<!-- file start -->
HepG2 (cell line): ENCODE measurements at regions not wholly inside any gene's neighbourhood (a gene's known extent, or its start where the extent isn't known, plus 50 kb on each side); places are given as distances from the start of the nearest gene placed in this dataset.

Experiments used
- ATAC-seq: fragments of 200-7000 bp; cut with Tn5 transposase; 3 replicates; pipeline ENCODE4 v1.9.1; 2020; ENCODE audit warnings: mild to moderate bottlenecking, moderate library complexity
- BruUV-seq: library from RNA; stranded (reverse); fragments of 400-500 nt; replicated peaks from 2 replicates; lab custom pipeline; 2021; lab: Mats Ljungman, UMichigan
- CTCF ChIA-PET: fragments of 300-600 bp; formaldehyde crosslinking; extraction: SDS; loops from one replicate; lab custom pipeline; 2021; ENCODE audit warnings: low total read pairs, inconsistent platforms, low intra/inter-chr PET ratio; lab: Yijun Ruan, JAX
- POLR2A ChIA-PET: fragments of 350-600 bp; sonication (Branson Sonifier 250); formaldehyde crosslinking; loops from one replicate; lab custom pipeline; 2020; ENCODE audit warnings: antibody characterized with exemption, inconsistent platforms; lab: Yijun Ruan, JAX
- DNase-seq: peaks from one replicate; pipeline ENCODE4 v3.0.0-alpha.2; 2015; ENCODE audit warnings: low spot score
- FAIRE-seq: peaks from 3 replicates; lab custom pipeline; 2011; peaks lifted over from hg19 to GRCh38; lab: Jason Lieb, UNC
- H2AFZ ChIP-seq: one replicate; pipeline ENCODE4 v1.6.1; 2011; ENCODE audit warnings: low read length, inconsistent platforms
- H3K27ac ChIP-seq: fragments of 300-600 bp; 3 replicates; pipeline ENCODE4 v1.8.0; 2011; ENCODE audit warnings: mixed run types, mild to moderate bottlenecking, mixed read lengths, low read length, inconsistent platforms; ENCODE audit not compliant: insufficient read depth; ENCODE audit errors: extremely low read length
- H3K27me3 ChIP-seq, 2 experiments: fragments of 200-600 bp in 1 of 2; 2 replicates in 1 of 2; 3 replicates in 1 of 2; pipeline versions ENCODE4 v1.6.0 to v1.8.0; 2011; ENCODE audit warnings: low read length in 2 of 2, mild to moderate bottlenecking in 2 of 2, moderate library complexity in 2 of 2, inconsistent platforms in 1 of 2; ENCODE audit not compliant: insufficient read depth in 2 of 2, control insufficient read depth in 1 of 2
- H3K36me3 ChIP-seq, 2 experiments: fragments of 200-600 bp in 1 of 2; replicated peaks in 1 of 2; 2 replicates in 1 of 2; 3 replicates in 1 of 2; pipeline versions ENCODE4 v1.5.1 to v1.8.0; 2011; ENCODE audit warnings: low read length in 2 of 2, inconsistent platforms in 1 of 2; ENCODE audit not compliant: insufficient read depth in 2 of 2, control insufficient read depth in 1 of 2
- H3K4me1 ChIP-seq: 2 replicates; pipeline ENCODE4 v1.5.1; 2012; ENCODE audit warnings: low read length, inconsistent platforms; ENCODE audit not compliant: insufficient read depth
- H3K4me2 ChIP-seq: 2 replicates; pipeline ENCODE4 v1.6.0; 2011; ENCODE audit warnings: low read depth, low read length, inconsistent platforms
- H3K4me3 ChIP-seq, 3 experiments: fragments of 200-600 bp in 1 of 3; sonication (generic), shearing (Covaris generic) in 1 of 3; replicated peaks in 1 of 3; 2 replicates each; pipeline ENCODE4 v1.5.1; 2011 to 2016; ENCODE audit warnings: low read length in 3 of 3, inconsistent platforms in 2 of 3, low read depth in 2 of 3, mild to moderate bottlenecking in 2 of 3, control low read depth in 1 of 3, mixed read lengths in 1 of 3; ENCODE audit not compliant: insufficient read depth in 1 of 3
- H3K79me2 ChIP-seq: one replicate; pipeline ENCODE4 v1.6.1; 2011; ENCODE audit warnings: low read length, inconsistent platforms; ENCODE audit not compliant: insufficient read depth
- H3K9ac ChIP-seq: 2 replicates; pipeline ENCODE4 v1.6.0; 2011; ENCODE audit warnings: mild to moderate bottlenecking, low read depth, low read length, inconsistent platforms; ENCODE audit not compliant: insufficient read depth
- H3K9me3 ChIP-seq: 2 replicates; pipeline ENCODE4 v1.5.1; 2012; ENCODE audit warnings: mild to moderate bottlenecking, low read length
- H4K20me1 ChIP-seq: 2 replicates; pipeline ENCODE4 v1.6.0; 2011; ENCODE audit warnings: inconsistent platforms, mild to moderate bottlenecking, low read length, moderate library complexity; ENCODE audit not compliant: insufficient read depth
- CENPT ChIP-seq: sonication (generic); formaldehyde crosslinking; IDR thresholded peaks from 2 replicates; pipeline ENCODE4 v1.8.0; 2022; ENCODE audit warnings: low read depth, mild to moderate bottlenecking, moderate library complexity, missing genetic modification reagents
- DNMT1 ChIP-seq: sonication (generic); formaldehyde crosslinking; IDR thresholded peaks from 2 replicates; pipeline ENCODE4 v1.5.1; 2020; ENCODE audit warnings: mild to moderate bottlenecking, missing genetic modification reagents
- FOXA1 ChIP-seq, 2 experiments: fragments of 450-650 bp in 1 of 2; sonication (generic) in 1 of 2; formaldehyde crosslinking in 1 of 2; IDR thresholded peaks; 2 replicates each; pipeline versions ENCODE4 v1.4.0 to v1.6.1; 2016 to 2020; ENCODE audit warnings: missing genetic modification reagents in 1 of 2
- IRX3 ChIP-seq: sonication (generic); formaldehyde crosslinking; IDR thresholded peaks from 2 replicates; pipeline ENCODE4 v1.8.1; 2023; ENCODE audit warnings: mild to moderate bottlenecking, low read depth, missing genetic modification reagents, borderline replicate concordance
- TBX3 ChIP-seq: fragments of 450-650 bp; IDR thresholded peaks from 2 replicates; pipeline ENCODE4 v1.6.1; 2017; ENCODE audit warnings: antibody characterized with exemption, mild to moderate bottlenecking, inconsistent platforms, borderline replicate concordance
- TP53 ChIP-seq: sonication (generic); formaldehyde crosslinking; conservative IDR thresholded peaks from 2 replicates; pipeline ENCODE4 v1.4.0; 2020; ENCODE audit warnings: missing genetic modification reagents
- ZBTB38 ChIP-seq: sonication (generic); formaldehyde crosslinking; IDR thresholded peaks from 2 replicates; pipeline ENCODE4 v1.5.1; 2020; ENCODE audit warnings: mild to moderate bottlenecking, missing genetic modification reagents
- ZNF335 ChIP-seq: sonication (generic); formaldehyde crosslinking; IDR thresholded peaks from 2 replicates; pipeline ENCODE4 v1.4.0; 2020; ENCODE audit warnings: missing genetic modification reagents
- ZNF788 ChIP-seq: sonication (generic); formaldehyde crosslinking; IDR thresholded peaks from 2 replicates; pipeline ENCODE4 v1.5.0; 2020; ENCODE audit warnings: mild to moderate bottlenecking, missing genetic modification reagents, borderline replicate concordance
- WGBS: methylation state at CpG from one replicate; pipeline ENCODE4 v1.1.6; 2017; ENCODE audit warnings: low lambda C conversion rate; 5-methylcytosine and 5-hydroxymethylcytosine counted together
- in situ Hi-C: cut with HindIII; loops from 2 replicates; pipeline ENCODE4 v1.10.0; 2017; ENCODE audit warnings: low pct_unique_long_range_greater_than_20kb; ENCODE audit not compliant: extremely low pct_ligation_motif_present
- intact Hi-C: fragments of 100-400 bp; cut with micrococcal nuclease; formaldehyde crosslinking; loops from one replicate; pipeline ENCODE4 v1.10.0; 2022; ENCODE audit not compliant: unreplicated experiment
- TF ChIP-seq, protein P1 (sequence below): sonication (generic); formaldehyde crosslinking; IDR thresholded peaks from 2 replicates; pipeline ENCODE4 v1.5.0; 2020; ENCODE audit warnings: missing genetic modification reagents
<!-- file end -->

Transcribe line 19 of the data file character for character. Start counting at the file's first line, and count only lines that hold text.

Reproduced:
- H4K20me1 ChIP-seq: 2 replicates; pipeline ENCODE4 v1.6.0; 2011; ENCODE audit warnings: inconsistent platforms, mild to moderate bottlenecking, low read length, moderate library complexity; ENCODE audit not compliant: insufficient read depth